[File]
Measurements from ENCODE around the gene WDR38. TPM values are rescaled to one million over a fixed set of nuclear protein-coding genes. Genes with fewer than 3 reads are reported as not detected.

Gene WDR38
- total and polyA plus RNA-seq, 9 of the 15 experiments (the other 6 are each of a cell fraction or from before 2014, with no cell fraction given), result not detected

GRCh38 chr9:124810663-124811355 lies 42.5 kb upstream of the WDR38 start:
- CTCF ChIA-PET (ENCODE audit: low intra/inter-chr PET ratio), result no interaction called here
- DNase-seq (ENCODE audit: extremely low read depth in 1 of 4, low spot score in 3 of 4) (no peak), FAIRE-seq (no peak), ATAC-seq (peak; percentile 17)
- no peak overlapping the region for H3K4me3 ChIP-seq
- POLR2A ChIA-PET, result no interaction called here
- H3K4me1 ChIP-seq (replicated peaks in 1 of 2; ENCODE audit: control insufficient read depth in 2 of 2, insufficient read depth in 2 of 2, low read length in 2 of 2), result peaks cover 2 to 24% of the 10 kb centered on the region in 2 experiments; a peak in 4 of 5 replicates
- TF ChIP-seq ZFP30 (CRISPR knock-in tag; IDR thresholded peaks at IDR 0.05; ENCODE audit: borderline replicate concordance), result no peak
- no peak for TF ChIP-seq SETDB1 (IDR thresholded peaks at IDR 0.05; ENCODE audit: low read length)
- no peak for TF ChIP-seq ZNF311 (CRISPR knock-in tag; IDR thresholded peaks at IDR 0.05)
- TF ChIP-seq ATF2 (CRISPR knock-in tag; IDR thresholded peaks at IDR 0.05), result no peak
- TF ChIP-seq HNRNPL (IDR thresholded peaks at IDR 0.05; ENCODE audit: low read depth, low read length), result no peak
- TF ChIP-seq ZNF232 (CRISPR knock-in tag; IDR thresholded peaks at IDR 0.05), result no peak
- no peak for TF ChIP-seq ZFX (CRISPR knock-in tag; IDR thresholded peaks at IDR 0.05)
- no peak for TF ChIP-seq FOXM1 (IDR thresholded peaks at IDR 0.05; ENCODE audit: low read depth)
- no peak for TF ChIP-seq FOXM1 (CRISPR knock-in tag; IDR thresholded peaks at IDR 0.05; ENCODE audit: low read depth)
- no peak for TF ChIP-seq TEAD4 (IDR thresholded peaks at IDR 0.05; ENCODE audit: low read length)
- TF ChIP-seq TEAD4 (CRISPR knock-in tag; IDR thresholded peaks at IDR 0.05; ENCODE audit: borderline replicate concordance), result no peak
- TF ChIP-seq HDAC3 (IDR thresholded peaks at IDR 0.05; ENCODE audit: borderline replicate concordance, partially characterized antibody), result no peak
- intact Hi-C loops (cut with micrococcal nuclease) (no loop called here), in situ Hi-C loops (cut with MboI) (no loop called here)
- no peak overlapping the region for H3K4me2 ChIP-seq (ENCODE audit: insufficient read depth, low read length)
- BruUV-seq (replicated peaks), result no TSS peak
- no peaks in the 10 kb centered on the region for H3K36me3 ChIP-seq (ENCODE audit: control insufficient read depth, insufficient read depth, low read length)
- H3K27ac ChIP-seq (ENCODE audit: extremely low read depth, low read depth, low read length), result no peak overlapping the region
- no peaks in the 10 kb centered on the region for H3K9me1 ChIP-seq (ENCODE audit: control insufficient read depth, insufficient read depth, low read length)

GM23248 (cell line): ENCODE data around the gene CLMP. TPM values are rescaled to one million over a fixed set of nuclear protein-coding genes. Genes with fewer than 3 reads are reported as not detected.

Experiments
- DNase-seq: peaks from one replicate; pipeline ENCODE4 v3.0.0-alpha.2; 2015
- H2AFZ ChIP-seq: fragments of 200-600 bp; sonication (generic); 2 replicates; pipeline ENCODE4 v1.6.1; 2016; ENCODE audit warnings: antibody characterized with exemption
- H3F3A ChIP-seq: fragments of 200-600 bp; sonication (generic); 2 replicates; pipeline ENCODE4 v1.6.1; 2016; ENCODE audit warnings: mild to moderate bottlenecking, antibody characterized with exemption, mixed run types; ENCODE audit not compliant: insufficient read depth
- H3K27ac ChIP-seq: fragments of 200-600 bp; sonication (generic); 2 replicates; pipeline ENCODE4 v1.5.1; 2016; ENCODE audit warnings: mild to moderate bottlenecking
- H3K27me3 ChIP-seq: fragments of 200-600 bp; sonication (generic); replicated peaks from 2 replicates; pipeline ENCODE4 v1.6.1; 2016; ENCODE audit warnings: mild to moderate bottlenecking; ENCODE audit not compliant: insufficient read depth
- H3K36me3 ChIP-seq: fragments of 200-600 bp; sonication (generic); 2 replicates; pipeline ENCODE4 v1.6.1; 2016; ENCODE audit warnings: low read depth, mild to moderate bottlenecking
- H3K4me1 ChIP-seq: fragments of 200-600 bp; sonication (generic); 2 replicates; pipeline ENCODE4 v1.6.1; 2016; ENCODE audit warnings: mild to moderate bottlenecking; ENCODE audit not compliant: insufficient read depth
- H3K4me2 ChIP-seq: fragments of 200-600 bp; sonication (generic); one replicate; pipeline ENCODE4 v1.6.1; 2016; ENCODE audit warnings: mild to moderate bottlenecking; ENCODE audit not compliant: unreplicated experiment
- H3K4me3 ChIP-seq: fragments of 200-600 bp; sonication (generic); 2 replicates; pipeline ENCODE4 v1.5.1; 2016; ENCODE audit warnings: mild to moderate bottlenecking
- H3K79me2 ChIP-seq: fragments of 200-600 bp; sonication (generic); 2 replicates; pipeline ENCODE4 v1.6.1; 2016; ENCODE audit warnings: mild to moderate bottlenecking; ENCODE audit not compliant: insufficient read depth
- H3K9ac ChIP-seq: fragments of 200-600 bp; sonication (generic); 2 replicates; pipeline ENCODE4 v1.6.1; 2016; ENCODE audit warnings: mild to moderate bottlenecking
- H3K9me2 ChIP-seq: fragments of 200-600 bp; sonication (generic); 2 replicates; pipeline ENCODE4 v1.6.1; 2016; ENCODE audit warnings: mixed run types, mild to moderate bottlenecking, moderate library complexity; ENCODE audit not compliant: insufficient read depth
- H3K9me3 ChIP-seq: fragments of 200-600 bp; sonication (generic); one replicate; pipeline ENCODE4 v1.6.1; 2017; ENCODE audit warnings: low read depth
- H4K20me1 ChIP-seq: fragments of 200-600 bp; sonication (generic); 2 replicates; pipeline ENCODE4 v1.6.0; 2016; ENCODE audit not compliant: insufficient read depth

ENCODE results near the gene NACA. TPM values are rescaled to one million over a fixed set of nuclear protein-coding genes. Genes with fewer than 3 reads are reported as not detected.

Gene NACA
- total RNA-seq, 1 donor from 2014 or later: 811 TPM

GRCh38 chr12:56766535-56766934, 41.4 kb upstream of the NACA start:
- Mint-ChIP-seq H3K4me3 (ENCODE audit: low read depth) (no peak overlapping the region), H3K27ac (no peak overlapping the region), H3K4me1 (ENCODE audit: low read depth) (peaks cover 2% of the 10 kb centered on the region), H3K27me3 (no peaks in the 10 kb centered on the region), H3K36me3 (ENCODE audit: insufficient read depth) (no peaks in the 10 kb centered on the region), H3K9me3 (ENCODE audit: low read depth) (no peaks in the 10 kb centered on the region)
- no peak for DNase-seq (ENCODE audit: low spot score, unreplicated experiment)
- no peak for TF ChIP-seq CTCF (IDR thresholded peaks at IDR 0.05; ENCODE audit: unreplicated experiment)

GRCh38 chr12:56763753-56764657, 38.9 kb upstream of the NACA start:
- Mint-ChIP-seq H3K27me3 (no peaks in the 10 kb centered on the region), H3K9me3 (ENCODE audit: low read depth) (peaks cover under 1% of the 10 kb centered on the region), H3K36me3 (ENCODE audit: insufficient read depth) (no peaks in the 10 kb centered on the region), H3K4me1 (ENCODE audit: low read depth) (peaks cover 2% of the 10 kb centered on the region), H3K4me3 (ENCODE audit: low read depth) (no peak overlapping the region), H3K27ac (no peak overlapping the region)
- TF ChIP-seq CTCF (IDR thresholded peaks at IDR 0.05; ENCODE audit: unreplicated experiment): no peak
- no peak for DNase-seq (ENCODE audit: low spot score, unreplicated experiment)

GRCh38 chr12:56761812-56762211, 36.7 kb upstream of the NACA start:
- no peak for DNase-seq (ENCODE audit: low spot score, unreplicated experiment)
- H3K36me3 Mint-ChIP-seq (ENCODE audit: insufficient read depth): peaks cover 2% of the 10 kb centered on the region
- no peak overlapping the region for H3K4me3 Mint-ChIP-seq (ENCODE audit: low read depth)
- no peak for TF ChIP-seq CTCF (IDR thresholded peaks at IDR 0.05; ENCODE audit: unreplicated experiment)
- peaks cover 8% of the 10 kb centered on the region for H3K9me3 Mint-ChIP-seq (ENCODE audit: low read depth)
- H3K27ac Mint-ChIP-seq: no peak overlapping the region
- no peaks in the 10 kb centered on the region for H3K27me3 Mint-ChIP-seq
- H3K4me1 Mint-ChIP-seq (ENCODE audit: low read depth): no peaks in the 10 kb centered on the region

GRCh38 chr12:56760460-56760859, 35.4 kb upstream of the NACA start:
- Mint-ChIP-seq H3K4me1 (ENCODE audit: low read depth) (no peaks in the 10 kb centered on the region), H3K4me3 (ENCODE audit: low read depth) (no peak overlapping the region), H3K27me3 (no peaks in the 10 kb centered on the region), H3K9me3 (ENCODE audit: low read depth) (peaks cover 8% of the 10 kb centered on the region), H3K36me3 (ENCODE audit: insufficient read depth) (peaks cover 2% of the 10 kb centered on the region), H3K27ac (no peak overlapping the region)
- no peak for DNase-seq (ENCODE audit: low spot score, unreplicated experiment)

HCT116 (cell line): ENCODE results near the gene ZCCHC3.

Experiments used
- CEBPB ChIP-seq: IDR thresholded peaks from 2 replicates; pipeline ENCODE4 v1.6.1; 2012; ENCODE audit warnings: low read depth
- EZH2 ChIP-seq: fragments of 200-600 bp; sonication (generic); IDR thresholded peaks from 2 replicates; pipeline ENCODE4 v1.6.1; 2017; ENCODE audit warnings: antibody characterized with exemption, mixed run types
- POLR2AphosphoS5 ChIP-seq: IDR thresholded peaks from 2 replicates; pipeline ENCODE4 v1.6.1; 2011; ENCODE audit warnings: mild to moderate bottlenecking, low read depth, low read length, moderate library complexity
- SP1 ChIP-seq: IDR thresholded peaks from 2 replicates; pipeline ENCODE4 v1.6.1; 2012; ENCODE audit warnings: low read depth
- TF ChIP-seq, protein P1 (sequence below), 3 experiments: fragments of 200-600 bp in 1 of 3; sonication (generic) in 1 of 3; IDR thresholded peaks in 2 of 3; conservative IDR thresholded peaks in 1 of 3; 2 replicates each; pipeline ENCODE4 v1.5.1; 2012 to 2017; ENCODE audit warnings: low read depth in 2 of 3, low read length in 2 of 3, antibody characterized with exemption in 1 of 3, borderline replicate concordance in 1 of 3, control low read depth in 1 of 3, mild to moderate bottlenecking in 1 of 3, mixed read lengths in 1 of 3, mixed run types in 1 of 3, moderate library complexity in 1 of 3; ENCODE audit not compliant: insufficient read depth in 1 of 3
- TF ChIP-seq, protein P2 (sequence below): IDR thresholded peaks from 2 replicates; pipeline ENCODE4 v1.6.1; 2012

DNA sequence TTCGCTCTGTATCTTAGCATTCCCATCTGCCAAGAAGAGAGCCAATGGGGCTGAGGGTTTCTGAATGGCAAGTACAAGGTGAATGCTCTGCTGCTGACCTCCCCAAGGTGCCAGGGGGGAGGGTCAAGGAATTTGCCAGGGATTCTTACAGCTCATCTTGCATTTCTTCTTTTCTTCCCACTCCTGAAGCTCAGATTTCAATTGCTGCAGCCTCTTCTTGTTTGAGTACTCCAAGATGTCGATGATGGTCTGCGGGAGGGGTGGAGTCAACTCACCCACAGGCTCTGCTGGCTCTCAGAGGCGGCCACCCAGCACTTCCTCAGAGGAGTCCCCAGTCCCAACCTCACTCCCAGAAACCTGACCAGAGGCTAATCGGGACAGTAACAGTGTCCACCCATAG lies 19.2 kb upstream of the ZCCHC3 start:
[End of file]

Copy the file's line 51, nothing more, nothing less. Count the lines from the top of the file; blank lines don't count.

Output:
GRCh38 chr12:56763753-56764657, 38.9 kb upstream of the NACA start: